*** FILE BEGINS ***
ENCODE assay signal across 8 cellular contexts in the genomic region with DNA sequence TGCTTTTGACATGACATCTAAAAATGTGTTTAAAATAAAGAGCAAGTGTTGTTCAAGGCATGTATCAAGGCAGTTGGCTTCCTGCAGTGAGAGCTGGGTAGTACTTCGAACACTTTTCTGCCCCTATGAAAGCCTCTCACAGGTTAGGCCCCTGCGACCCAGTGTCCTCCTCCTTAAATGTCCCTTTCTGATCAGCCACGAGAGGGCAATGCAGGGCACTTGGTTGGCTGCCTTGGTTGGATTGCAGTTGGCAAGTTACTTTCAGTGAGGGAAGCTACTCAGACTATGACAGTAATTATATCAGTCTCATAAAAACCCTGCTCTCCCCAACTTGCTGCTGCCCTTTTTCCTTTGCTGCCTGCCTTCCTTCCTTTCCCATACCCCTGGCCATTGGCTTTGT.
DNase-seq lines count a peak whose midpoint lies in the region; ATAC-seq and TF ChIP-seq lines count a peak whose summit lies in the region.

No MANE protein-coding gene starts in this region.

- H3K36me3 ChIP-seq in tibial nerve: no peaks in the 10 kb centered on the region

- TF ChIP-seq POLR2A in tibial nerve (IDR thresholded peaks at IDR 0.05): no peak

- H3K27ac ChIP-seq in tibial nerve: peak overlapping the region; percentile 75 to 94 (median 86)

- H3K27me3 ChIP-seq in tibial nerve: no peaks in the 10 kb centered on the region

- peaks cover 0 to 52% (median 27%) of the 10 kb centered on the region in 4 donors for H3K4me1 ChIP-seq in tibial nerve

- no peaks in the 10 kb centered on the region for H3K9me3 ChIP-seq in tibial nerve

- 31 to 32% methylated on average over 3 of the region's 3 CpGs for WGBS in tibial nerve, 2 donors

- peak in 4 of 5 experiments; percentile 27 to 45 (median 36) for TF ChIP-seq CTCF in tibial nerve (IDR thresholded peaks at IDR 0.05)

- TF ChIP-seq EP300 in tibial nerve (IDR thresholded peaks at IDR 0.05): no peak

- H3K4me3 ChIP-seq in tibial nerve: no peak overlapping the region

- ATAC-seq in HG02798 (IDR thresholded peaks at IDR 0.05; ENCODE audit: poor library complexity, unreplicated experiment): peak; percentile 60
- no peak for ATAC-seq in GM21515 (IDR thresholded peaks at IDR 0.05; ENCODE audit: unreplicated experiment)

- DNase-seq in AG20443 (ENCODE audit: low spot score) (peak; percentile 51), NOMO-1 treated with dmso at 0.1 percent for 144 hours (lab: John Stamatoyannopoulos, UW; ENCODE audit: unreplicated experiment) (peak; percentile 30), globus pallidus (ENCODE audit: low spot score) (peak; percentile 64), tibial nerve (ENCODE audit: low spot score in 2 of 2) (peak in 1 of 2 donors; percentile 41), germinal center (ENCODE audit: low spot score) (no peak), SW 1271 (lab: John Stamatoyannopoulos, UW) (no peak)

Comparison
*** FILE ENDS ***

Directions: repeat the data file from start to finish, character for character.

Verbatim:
ENCODE assay signal across 8 cellular contexts in the genomic region with DNA sequence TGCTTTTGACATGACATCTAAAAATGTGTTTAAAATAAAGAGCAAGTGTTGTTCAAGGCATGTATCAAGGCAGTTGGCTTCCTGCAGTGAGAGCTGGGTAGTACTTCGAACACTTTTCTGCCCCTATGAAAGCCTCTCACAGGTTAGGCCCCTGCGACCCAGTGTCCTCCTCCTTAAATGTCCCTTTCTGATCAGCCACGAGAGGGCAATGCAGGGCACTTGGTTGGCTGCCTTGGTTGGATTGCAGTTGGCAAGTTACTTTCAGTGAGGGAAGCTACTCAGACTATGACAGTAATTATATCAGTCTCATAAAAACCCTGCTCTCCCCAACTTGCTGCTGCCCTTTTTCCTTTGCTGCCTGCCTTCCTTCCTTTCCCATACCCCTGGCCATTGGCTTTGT.
DNase-seq lines count a peak whose midpoint lies in the region; ATAC-seq and TF ChIP-seq lines count a peak whose summit lies in the region.

No MANE protein-coding gene starts in this region.

- H3K36me3 ChIP-seq in tibial nerve: no peaks in the 10 kb centered on the region

- TF ChIP-seq POLR2A in tibial nerve (IDR thresholded peaks at IDR 0.05): no peak

- H3K27ac ChIP-seq in tibial nerve: peak overlapping the region; percentile 75 to 94 (median 86)

- H3K27me3 ChIP-seq in tibial nerve: no peaks in the 10 kb centered on the region

- peaks cover 0 to 52% (median 27%) of the 10 kb centered on the region in 4 donors for H3K4me1 ChIP-seq in tibial nerve

- no peaks in the 10 kb centered on the region for H3K9me3 ChIP-seq in tibial nerve

- 31 to 32% methylated on average over 3 of the region's 3 CpGs for WGBS in tibial nerve, 2 donors

- peak in 4 of 5 experiments; percentile 27 to 45 (median 36) for TF ChIP-seq CTCF in tibial nerve (IDR thresholded peaks at IDR 0.05)

- TF ChIP-seq EP300 in tibial nerve (IDR thresholded peaks at IDR 0.05): no peak

- H3K4me3 ChIP-seq in tibial nerve: no peak overlapping the region

- ATAC-seq in HG02798 (IDR thresholded peaks at IDR 0.05; ENCODE audit: poor library complexity, unreplicated experiment): peak; percentile 60
- no peak for ATAC-seq in GM21515 (IDR thresholded peaks at IDR 0.05; ENCODE audit: unreplicated experiment)

- DNase-seq in AG20443 (ENCODE audit: low spot score) (peak; percentile 51), NOMO-1 treated with dmso at 0.1 percent for 144 hours (lab: John Stamatoyannopoulos, UW; ENCODE audit: unreplicated experiment) (peak; percentile 30), globus pallidus (ENCODE audit: low spot score) (peak; percentile 64), tibial nerve (ENCODE audit: low spot score in 2 of 2) (peak in 1 of 2 donors; percentile 41), germinal center (ENCODE audit: low spot score) (no peak), SW 1271 (lab: John Stamatoyannopoulos, UW) (no peak)

Comparison